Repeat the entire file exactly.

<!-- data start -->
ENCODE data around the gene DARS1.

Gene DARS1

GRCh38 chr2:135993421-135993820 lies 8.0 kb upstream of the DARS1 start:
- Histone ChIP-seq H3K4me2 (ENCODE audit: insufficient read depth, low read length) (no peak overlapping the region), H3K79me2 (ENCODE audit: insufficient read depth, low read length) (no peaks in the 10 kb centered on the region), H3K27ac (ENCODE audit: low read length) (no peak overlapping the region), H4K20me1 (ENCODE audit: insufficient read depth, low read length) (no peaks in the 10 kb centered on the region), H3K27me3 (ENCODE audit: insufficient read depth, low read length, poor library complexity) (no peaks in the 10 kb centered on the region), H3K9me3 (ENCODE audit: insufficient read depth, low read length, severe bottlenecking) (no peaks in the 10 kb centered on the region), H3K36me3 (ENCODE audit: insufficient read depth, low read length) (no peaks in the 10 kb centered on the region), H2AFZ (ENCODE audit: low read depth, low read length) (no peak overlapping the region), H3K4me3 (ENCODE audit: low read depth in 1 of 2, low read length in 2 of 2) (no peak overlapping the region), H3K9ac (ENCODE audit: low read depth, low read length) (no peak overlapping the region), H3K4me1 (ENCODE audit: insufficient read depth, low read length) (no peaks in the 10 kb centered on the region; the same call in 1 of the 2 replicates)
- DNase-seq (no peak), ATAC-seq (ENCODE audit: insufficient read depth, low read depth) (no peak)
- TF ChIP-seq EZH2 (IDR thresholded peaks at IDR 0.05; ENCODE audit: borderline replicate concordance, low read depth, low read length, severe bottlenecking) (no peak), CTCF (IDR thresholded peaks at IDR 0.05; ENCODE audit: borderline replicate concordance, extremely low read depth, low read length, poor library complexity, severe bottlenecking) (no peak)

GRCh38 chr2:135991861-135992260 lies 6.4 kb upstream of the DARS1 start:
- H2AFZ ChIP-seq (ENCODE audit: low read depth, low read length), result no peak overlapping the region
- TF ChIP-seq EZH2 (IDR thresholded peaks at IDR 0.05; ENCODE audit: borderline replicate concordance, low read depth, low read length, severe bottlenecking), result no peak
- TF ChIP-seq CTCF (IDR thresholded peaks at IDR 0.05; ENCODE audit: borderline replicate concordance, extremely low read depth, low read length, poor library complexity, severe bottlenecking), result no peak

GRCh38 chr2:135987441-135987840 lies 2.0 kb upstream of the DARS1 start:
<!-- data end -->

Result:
ENCODE data around the gene DARS1.

Gene DARS1

GRCh38 chr2:135993421-135993820 lies 8.0 kb upstream of the DARS1 start:
- Histone ChIP-seq H3K4me2 (ENCODE audit: insufficient read depth, low read length) (no peak overlapping the region), H3K79me2 (ENCODE audit: insufficient read depth, low read length) (no peaks in the 10 kb centered on the region), H3K27ac (ENCODE audit: low read length) (no peak overlapping the region), H4K20me1 (ENCODE audit: insufficient read depth, low read length) (no peaks in the 10 kb centered on the region), H3K27me3 (ENCODE audit: insufficient read depth, low read length, poor library complexity) (no peaks in the 10 kb centered on the region), H3K9me3 (ENCODE audit: insufficient read depth, low read length, severe bottlenecking) (no peaks in the 10 kb centered on the region), H3K36me3 (ENCODE audit: insufficient read depth, low read length) (no peaks in the 10 kb centered on the region), H2AFZ (ENCODE audit: low read depth, low read length) (no peak overlapping the region), H3K4me3 (ENCODE audit: low read depth in 1 of 2, low read length in 2 of 2) (no peak overlapping the region), H3K9ac (ENCODE audit: low read depth, low read length) (no peak overlapping the region), H3K4me1 (ENCODE audit: insufficient read depth, low read length) (no peaks in the 10 kb centered on the region; the same call in 1 of the 2 replicates)
- DNase-seq (no peak), ATAC-seq (ENCODE audit: insufficient read depth, low read depth) (no peak)
- TF ChIP-seq EZH2 (IDR thresholded peaks at IDR 0.05; ENCODE audit: borderline replicate concordance, low read depth, low read length, severe bottlenecking) (no peak), CTCF (IDR thresholded peaks at IDR 0.05; ENCODE audit: borderline replicate concordance, extremely low read depth, low read length, poor library complexity, severe bottlenecking) (no peak)

GRCh38 chr2:135991861-135992260 lies 6.4 kb upstream of the DARS1 start:
- H2AFZ ChIP-seq (ENCODE audit: low read depth, low read length), result no peak overlapping the region
- TF ChIP-seq EZH2 (IDR thresholded peaks at IDR 0.05; ENCODE audit: borderline replicate concordance, low read depth, low read length, severe bottlenecking), result no peak
- TF ChIP-seq CTCF (IDR thresholded peaks at IDR 0.05; ENCODE audit: borderline replicate concordance, extremely low read depth, low read length, poor library complexity, severe bottlenecking), result no peak

GRCh38 chr2:135987441-135987840 lies 2.0 kb upstream of the DARS1 start: